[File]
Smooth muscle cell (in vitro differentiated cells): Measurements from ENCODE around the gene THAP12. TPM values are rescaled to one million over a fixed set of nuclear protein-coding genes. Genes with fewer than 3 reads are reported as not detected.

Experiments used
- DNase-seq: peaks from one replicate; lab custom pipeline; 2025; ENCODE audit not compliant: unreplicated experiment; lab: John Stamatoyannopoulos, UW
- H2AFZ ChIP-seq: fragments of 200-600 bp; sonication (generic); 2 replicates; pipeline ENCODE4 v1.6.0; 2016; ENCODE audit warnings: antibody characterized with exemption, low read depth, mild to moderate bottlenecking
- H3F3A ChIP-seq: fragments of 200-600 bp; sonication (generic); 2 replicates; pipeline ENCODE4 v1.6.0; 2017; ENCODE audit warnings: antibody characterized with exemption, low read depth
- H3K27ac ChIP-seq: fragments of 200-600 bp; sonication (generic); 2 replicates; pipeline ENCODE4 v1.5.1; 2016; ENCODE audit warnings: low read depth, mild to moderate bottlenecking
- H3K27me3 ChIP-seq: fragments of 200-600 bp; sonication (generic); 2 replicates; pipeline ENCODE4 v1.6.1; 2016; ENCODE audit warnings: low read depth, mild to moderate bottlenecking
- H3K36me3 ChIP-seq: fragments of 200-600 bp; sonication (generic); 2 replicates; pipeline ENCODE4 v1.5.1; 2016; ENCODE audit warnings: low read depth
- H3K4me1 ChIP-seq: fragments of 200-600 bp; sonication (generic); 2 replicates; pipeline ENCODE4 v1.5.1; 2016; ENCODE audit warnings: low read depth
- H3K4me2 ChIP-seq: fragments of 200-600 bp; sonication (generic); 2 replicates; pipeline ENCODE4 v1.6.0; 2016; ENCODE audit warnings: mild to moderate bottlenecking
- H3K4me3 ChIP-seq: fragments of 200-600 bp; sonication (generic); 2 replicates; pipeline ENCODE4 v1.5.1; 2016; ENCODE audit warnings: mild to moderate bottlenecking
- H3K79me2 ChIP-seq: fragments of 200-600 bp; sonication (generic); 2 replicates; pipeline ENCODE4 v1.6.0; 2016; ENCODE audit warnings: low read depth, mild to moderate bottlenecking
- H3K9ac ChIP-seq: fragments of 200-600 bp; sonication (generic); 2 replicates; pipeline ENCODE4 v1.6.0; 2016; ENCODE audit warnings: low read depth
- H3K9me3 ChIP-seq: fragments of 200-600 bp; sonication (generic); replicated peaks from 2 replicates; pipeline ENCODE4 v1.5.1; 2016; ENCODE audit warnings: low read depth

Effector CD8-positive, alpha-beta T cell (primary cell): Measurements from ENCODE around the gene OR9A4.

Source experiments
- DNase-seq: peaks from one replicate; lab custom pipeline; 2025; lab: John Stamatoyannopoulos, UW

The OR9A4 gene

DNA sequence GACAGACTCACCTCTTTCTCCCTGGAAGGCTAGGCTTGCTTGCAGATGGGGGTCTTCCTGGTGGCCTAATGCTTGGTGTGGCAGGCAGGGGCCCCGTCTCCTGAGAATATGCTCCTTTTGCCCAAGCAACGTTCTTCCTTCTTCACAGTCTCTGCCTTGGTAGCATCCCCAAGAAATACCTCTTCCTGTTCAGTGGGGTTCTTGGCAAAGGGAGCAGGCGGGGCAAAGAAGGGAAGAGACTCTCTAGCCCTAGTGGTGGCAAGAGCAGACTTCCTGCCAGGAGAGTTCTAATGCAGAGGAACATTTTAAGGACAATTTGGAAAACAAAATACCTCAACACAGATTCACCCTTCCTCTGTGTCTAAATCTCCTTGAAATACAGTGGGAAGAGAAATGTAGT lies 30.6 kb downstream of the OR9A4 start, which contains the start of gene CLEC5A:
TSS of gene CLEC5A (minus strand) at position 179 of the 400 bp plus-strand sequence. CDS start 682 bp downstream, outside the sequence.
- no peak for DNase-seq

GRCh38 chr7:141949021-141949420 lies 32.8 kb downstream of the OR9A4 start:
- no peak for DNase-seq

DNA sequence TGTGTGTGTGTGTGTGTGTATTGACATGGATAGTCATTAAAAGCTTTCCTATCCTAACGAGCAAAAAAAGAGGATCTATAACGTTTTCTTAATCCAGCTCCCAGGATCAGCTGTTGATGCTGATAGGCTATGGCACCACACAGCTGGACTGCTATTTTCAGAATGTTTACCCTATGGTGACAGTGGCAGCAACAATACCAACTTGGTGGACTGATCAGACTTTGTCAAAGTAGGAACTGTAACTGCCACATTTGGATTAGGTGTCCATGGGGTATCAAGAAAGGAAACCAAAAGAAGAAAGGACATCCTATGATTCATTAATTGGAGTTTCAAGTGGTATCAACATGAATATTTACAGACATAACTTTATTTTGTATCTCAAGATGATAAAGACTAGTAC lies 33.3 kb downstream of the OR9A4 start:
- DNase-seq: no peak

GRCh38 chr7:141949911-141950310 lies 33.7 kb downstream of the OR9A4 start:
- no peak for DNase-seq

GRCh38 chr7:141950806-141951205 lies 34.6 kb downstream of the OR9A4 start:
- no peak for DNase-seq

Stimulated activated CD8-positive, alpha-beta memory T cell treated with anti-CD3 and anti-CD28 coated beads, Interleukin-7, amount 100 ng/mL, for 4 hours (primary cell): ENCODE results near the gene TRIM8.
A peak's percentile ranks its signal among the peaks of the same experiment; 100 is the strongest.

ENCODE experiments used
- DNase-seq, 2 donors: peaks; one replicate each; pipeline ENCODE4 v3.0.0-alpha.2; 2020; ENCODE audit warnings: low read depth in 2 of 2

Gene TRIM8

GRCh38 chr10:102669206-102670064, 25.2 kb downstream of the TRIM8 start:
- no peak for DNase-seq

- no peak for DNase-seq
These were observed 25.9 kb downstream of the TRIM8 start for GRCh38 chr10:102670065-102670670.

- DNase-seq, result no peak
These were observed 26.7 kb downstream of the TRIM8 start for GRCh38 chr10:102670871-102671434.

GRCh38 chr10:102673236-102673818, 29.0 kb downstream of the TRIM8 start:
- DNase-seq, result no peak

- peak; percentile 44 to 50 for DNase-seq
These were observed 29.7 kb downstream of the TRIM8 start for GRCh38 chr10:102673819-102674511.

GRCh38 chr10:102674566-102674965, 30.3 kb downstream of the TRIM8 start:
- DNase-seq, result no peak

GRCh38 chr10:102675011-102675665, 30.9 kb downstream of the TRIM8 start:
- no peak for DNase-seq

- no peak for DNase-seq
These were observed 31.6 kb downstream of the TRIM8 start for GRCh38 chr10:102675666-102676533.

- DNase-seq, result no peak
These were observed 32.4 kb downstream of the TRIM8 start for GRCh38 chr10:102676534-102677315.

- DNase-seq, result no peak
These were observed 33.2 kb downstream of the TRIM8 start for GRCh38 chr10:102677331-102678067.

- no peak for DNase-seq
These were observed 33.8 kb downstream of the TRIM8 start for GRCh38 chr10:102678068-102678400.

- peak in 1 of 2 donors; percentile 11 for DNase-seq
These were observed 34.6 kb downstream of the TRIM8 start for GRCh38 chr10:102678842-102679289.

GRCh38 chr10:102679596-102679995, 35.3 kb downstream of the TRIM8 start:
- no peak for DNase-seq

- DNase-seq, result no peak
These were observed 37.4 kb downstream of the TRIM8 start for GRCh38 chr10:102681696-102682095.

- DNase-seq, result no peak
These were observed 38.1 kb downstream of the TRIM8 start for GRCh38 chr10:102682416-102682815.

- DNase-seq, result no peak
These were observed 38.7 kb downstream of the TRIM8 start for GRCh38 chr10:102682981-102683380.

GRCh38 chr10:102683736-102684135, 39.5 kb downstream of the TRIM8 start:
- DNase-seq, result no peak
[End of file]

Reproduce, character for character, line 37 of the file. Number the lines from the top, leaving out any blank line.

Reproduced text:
- no peak for DNase-seq